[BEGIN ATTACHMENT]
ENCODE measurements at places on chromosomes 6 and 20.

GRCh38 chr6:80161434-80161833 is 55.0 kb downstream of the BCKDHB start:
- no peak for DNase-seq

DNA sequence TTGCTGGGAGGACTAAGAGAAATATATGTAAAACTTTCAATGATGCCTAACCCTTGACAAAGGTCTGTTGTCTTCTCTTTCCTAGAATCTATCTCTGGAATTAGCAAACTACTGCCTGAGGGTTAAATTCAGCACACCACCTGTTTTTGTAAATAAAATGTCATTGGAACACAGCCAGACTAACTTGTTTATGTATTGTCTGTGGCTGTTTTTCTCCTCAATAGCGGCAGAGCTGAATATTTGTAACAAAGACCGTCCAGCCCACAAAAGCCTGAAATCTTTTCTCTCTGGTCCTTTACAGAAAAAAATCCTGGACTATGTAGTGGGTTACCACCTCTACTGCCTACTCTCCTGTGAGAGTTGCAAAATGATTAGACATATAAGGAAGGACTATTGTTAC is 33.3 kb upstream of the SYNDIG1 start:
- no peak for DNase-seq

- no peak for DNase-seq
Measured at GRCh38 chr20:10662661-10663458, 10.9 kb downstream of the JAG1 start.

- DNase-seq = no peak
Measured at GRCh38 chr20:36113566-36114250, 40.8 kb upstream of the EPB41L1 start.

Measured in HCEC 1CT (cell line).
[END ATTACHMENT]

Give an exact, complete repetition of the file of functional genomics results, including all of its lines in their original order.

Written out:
ENCODE measurements at places on chromosomes 6 and 20.

GRCh38 chr6:80161434-80161833 is 55.0 kb downstream of the BCKDHB start:
- no peak for DNase-seq

DNA sequence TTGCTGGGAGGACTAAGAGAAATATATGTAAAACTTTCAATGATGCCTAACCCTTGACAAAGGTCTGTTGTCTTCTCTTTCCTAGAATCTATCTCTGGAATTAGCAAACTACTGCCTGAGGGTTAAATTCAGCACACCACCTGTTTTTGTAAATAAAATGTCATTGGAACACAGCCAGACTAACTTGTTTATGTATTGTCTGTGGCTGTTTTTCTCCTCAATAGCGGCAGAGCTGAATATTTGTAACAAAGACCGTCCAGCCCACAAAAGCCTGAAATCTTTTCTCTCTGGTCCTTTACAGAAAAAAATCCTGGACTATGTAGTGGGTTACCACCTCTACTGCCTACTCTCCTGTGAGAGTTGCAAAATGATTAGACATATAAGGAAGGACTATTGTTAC is 33.3 kb upstream of the SYNDIG1 start:
- no peak for DNase-seq

- no peak for DNase-seq
Measured at GRCh38 chr20:10662661-10663458, 10.9 kb downstream of the JAG1 start.

- DNase-seq = no peak
Measured at GRCh38 chr20:36113566-36114250, 40.8 kb upstream of the EPB41L1 start.

Measured in HCEC 1CT (cell line).